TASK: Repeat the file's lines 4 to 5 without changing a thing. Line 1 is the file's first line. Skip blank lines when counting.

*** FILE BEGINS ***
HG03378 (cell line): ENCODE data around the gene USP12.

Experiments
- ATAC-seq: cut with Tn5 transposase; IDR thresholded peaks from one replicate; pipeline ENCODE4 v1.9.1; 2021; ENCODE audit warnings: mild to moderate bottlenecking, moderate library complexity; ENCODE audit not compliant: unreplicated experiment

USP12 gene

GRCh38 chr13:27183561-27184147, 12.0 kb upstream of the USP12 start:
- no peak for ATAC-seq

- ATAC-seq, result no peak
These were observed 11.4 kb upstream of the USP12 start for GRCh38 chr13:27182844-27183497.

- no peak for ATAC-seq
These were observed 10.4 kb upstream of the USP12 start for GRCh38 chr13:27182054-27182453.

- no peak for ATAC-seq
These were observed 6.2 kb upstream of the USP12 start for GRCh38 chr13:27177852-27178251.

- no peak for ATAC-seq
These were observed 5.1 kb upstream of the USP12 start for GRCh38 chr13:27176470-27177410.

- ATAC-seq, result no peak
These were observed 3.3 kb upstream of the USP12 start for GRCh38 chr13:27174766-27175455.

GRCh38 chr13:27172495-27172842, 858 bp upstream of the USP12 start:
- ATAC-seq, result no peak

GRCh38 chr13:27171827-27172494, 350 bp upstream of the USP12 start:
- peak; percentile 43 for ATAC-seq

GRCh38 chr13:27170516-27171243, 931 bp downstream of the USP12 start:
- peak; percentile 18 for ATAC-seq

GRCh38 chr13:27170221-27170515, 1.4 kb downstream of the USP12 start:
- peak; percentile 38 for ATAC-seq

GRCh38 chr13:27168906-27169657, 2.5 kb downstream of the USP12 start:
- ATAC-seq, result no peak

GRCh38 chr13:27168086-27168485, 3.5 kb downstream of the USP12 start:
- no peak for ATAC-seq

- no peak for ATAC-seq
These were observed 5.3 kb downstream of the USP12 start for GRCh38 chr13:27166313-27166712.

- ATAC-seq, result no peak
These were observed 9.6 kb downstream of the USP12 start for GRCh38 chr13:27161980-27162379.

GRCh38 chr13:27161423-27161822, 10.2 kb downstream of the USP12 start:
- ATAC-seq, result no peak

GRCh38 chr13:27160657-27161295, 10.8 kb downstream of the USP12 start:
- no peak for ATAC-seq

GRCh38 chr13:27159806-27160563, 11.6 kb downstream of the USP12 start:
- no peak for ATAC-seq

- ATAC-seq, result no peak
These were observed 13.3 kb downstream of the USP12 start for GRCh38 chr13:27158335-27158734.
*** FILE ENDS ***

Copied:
USP12 gene

GRCh38 chr13:27183561-27184147, 12.0 kb upstream of the USP12 start: